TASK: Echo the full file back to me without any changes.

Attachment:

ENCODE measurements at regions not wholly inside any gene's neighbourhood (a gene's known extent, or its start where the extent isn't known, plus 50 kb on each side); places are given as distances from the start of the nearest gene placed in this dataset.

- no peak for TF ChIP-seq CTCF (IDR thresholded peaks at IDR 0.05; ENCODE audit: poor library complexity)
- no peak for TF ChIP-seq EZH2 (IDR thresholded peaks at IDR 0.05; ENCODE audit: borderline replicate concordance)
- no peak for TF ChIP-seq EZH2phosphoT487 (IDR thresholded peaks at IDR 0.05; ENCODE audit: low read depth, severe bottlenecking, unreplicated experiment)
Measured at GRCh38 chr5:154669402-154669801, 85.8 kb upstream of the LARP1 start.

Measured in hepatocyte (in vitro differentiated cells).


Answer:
ENCODE measurements at regions not wholly inside any gene's neighbourhood (a gene's known extent, or its start where the extent isn't known, plus 50 kb on each side); places are given as distances from the start of the nearest gene placed in this dataset.

- no peak for TF ChIP-seq CTCF (IDR thresholded peaks at IDR 0.05; ENCODE audit: poor library complexity)
- no peak for TF ChIP-seq EZH2 (IDR thresholded peaks at IDR 0.05; ENCODE audit: borderline replicate concordance)
- no peak for TF ChIP-seq EZH2phosphoT487 (IDR thresholded peaks at IDR 0.05; ENCODE audit: low read depth, severe bottlenecking, unreplicated experiment)
Measured at GRCh38 chr5:154669402-154669801, 85.8 kb upstream of the LARP1 start.

Measured in hepatocyte (in vitro differentiated cells).